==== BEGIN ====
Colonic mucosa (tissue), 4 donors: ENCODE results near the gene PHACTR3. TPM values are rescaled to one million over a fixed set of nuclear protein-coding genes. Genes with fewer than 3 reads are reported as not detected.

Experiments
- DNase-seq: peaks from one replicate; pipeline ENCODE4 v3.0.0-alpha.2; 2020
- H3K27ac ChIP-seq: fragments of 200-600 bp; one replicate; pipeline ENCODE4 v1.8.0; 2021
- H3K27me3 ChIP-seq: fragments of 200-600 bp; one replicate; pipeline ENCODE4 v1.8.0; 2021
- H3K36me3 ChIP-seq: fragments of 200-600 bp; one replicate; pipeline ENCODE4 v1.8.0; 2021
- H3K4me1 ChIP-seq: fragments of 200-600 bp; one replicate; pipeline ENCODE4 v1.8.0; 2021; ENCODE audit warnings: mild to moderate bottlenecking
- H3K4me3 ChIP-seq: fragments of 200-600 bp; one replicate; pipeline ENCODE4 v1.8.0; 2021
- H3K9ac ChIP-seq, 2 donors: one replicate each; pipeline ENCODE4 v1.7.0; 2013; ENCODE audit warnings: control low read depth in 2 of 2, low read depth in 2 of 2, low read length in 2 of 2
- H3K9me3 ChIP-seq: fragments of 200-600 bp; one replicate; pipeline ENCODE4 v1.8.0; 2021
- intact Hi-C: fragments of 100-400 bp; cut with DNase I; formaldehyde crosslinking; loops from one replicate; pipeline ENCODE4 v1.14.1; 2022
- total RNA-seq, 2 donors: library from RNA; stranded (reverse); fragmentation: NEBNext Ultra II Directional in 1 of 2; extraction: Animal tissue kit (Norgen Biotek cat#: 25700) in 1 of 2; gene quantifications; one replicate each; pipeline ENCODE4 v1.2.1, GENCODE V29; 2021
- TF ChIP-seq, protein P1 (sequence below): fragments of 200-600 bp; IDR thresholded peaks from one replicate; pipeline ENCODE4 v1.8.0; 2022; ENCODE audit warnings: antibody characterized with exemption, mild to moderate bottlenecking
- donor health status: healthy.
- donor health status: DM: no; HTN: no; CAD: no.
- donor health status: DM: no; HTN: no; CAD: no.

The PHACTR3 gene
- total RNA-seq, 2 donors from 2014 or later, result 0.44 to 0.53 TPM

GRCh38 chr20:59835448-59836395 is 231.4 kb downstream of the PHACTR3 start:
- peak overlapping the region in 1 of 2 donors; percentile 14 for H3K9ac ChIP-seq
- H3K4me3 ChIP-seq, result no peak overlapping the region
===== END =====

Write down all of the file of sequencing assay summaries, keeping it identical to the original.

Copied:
Colonic mucosa (tissue), 4 donors: ENCODE results near the gene PHACTR3. TPM values are rescaled to one million over a fixed set of nuclear protein-coding genes. Genes with fewer than 3 reads are reported as not detected.

Experiments
- DNase-seq: peaks from one replicate; pipeline ENCODE4 v3.0.0-alpha.2; 2020
- H3K27ac ChIP-seq: fragments of 200-600 bp; one replicate; pipeline ENCODE4 v1.8.0; 2021
- H3K27me3 ChIP-seq: fragments of 200-600 bp; one replicate; pipeline ENCODE4 v1.8.0; 2021
- H3K36me3 ChIP-seq: fragments of 200-600 bp; one replicate; pipeline ENCODE4 v1.8.0; 2021
- H3K4me1 ChIP-seq: fragments of 200-600 bp; one replicate; pipeline ENCODE4 v1.8.0; 2021; ENCODE audit warnings: mild to moderate bottlenecking
- H3K4me3 ChIP-seq: fragments of 200-600 bp; one replicate; pipeline ENCODE4 v1.8.0; 2021
- H3K9ac ChIP-seq, 2 donors: one replicate each; pipeline ENCODE4 v1.7.0; 2013; ENCODE audit warnings: control low read depth in 2 of 2, low read depth in 2 of 2, low read length in 2 of 2
- H3K9me3 ChIP-seq: fragments of 200-600 bp; one replicate; pipeline ENCODE4 v1.8.0; 2021
- intact Hi-C: fragments of 100-400 bp; cut with DNase I; formaldehyde crosslinking; loops from one replicate; pipeline ENCODE4 v1.14.1; 2022
- total RNA-seq, 2 donors: library from RNA; stranded (reverse); fragmentation: NEBNext Ultra II Directional in 1 of 2; extraction: Animal tissue kit (Norgen Biotek cat#: 25700) in 1 of 2; gene quantifications; one replicate each; pipeline ENCODE4 v1.2.1, GENCODE V29; 2021
- TF ChIP-seq, protein P1 (sequence below): fragments of 200-600 bp; IDR thresholded peaks from one replicate; pipeline ENCODE4 v1.8.0; 2022; ENCODE audit warnings: antibody characterized with exemption, mild to moderate bottlenecking
- donor health status: healthy.
- donor health status: DM: no; HTN: no; CAD: no.
- donor health status: DM: no; HTN: no; CAD: no.

The PHACTR3 gene
- total RNA-seq, 2 donors from 2014 or later, result 0.44 to 0.53 TPM

GRCh38 chr20:59835448-59836395 is 231.4 kb downstream of the PHACTR3 start:
- peak overlapping the region in 1 of 2 donors; percentile 14 for H3K9ac ChIP-seq
- H3K4me3 ChIP-seq, result no peak overlapping the region